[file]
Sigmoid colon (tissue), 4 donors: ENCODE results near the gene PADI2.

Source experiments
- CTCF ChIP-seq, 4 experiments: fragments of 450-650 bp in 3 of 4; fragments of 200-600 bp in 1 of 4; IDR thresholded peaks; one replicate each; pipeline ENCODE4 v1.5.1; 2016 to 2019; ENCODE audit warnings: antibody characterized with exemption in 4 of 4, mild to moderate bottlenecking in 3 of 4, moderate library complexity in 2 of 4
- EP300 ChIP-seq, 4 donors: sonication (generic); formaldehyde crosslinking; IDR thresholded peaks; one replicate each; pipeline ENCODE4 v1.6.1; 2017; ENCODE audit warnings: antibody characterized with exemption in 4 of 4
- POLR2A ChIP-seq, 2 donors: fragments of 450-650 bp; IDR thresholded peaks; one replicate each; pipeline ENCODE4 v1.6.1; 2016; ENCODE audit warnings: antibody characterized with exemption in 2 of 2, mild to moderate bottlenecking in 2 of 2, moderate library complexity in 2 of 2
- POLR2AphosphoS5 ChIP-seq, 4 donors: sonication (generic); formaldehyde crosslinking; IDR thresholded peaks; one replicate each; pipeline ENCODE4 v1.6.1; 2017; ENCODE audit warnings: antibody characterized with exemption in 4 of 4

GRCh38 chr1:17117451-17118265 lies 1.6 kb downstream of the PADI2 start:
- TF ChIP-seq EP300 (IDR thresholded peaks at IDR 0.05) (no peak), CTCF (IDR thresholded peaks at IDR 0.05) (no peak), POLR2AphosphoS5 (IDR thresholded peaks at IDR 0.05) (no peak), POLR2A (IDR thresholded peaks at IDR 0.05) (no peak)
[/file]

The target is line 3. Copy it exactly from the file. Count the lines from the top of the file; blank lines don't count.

- CTCF ChIP-seq, 4 experiments: fragments of 450-650 bp in 3 of 4; fragments of 200-600 bp in 1 of 4; IDR thresholded peaks; one replicate each; pipeline ENCODE4 v1.5.1; 2016 to 2019; ENCODE audit warnings: antibody characterized with exemption in 4 of 4, mild to moderate bottlenecking in 3 of 4, moderate library complexity in 2 of 4